I've been running EA events in San Francisco every other month, and often I will meet a recent graduate, and as part of their introduction they will explain to me why they are or aren't working on AI stuff. For the EA movement to be effective in getting things done, we need to be able to
- identify new cause areas
- have diverse skillsets
- have knowledge of different global industries
I think you can gain knowledge that can help with these things at any job, by getting a deep enough understanding of your industry to identify what the most pressing problems are, and how someone might go about solving them. Richard Hamming's talk about how to do impactful work has a lot of good advice that is pretty much broadly applicable to any job. Cal Newport writes in So Good They Can't Ignore You that the most important factor for success and happiness is getting really good at what you do, since it gives you more job options so that you can find one where you have the autonomy to make an impact (book summary on Youtube).
Having effective altruists familiar with different global industries, such as
- food and beverage
- biology, chemistry, pharma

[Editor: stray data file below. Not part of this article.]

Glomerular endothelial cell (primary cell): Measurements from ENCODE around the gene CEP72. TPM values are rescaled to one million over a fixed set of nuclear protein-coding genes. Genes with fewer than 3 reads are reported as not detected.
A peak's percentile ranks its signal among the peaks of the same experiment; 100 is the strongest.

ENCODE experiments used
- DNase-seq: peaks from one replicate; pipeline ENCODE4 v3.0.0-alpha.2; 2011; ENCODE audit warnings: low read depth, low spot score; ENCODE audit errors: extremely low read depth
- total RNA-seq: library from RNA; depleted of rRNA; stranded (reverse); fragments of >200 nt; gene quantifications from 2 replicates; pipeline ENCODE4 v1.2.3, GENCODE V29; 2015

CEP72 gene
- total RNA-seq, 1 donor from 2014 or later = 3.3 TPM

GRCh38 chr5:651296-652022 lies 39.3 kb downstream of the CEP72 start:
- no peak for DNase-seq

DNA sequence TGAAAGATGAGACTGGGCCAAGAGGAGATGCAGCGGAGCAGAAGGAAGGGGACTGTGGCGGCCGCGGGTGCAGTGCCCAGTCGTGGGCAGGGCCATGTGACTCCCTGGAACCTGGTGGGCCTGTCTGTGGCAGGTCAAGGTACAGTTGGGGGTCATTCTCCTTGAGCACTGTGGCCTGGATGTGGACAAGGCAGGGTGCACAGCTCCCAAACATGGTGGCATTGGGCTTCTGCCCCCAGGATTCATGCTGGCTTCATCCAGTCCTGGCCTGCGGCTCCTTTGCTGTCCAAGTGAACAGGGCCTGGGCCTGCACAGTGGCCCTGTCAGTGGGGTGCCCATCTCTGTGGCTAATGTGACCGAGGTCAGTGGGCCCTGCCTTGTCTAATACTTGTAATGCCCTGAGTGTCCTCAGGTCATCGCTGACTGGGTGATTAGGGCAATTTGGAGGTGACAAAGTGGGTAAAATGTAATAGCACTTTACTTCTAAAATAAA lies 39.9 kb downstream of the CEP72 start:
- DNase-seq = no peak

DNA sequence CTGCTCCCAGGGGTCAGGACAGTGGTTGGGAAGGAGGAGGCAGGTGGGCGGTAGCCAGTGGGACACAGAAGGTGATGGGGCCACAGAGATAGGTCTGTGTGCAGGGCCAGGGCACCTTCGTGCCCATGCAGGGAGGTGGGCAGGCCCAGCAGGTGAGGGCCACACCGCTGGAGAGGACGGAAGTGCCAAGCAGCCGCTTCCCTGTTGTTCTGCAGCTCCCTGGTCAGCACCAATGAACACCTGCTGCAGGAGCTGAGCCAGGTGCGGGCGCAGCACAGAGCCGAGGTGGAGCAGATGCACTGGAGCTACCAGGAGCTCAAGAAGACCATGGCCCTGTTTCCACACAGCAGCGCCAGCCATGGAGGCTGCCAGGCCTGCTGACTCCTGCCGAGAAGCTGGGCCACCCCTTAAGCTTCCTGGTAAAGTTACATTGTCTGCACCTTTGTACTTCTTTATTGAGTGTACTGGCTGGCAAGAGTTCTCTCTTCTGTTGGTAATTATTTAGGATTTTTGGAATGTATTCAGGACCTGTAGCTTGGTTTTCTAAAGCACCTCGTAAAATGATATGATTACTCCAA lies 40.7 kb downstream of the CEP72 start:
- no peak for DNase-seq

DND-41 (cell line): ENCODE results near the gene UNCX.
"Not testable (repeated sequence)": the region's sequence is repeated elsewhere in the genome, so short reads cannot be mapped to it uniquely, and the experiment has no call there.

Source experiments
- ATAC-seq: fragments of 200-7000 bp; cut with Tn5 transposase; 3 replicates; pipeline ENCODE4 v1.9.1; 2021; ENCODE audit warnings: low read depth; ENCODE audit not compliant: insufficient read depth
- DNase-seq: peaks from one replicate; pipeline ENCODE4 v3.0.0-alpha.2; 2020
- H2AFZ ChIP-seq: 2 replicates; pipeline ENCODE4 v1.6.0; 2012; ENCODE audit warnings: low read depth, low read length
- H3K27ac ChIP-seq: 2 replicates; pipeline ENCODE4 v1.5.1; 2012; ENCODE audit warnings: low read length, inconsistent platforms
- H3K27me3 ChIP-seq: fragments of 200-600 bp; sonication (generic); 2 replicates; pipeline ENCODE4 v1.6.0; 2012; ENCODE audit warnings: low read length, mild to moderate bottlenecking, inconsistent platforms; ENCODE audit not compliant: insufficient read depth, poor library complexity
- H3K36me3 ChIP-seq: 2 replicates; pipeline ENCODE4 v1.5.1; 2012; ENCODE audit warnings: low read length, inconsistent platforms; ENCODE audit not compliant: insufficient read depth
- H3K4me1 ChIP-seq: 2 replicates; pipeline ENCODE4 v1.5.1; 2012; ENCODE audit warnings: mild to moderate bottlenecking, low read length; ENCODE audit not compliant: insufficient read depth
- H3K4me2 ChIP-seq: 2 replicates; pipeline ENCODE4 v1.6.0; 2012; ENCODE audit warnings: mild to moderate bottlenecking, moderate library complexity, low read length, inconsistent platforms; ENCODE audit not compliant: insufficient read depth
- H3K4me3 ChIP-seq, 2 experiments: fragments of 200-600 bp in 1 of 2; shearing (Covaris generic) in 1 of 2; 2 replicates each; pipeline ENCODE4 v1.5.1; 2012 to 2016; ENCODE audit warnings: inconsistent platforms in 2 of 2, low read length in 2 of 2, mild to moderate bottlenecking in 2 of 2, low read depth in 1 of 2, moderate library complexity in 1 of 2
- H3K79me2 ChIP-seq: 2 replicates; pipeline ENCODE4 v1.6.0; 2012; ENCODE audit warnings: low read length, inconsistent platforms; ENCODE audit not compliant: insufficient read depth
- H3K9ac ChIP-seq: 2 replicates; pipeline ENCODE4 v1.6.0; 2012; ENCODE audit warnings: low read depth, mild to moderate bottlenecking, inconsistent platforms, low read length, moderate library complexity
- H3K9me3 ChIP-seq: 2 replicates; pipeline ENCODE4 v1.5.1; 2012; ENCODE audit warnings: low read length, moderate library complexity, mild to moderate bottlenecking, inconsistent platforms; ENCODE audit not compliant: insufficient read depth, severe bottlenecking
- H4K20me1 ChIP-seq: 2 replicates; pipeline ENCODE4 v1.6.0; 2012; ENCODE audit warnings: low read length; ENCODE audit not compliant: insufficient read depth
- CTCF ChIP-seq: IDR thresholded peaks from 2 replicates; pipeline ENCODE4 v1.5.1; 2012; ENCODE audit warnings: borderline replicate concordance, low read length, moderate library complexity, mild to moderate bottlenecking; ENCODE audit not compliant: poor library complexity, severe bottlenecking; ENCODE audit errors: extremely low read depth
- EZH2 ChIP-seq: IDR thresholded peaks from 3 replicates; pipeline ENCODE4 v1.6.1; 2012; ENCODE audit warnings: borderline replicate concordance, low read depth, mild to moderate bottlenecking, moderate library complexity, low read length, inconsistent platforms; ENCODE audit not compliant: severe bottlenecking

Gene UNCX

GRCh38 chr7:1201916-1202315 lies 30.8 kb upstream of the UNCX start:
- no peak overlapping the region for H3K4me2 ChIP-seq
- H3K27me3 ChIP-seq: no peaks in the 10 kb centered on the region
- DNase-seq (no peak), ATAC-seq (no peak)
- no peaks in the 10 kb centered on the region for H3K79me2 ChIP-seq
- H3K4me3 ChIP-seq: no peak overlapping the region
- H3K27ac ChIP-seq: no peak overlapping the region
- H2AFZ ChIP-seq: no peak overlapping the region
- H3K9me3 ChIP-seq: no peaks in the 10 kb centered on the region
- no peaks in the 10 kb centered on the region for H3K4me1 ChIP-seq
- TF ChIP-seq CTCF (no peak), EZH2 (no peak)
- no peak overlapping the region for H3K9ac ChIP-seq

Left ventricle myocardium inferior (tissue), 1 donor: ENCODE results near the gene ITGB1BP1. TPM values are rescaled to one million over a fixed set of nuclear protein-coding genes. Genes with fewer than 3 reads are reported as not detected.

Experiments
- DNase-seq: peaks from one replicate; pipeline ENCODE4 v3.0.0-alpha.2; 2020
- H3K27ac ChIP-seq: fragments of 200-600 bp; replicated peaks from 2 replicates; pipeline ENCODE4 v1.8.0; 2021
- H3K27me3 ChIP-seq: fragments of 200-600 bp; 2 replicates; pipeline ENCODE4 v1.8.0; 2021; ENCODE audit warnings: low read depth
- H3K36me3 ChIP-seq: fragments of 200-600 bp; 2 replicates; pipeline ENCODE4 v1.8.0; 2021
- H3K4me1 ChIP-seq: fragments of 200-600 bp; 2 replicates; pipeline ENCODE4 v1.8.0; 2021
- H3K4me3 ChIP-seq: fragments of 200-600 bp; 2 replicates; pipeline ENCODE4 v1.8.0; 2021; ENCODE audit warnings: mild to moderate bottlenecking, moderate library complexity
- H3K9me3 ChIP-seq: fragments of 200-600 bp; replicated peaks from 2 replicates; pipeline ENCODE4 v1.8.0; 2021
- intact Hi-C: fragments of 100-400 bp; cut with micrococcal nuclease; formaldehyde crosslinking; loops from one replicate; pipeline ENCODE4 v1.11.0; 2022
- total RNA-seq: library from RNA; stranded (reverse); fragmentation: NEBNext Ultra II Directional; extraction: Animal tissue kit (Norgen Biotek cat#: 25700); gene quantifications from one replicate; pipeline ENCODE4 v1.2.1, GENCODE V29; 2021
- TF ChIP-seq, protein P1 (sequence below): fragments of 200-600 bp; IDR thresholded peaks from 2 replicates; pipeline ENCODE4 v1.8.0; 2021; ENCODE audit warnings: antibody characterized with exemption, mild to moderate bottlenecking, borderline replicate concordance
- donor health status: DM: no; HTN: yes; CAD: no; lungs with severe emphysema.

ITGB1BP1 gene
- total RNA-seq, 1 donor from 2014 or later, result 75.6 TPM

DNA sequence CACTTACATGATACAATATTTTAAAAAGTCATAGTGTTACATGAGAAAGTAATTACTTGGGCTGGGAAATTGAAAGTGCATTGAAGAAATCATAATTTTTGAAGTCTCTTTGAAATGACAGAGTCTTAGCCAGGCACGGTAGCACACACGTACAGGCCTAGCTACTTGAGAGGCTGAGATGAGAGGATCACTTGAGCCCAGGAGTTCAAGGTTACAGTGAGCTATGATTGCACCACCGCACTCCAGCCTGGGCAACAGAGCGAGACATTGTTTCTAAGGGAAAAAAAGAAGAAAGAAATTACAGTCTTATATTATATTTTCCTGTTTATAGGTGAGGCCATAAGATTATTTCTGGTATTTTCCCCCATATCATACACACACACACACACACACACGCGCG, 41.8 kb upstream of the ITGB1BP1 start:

- supply chain
- physical infrastructure (everything from public transportation to cell towers to space shuttles)
- (insert other field that requires knowledge outside of computer desk work)
will help expand the tools and mechanisms the movement has to do good, and expand what the movement thinks is possible. For example, in the cause area of poverty, we want effective altruism to grow beyond malarial nets and figure out how to get a country to go from developing to developed. This type of change requires many people on the ground doing many different things – starting businesses, building infrastructure, etc. The current pandemic might not meet the bar of being an extinction risk, but similar to an extinction risk, mitigating harm requires people with diverse skillsets to be able to do things like build better personal protective equipment, improve the cleanliness of air indoors, foster trust between people and public health institutions, and optimize regulatory bodies for responding to emergencies.
Effective altruism is actively looking for people who are really good at, well, pretty much anything. Take a look at the Astral Codex Ten grantees and you'll find everything from people who are working on better voting systems to better slaughterhouses. Open Philanthropy has had more targeted focus areas, but even then their range goes from fake meat to criminal justice reform, and they are actively looking for new cause areas.
It's OK to not go into AI, and there's no need to explain yourself or feel bad if you don't.
I even saw this post fly by that estimated that 50% of highly engaged young EA longtermists are engaged in movement building, many of which are probably doing so because they want to work in the area but don't feel technical enough. https://forum.effectivealtruism.org/posts/Lfy89vKqHatQdJgDZ/are-too-many-young-highly-engaged-longtermist-eas-doing ↩︎
Economic development much more effective than health-specific initiatives for improving quality of life: see Growth and the case against randomista development ↩︎